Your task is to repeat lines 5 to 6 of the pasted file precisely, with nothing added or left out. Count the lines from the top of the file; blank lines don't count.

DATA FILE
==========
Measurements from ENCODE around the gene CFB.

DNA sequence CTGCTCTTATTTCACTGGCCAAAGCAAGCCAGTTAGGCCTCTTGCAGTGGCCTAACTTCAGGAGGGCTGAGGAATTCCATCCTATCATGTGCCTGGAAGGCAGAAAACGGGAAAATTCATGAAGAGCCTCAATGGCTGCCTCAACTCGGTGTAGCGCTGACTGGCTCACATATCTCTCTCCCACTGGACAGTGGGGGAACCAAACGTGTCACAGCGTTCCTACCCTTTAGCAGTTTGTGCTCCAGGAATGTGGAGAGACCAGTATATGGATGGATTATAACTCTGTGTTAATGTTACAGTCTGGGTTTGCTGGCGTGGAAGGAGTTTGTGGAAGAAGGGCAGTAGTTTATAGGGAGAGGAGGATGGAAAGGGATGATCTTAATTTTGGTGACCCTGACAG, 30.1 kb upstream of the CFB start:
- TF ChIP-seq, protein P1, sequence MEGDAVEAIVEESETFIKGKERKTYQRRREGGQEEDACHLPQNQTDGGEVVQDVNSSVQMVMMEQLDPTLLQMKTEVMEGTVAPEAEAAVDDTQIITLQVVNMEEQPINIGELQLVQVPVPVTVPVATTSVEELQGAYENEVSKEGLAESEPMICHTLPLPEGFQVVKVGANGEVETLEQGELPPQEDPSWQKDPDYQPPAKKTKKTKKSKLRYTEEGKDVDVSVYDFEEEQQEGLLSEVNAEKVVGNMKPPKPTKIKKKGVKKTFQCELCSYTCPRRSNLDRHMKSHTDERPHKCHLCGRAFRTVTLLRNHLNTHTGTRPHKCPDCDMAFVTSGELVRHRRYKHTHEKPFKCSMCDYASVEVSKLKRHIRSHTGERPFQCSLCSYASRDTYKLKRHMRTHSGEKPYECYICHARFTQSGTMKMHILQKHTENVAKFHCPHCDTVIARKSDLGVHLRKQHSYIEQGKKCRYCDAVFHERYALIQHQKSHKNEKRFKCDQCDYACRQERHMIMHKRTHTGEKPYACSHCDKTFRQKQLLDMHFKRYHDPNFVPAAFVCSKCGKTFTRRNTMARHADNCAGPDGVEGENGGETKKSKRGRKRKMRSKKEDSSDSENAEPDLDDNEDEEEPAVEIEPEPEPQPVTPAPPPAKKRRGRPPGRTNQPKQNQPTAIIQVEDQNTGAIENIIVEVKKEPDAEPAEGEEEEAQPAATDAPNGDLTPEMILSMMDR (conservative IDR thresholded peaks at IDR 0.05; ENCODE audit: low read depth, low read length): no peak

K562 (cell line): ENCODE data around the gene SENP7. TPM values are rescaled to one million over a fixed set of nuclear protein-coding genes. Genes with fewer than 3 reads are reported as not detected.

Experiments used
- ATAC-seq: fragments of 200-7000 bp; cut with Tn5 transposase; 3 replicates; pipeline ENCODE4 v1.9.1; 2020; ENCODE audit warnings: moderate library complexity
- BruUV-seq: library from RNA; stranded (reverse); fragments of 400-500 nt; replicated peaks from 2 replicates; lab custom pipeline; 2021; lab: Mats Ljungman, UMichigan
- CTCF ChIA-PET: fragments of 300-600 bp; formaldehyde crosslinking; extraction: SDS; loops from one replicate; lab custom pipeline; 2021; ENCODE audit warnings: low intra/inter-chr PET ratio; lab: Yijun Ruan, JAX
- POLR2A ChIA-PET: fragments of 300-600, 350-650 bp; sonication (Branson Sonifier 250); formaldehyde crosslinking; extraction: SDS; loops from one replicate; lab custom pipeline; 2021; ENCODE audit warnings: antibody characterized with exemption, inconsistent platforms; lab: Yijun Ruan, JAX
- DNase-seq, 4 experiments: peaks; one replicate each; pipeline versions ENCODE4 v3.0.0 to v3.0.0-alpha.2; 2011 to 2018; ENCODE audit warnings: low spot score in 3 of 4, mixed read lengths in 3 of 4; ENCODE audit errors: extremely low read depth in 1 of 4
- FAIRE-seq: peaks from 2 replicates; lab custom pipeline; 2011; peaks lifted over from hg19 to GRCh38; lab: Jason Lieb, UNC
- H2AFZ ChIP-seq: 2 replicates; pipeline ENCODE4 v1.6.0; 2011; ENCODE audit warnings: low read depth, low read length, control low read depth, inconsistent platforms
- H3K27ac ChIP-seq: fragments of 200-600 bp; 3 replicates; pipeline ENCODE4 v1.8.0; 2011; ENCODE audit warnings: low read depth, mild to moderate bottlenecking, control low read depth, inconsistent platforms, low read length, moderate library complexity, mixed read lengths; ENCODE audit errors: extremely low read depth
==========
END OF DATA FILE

Experiments used
- ATAC-seq: fragments of 200-7000 bp; cut with Tn5 transposase; 3 replicates; pipeline ENCODE4 v1.9.1; 2020; ENCODE audit warnings: moderate library complexity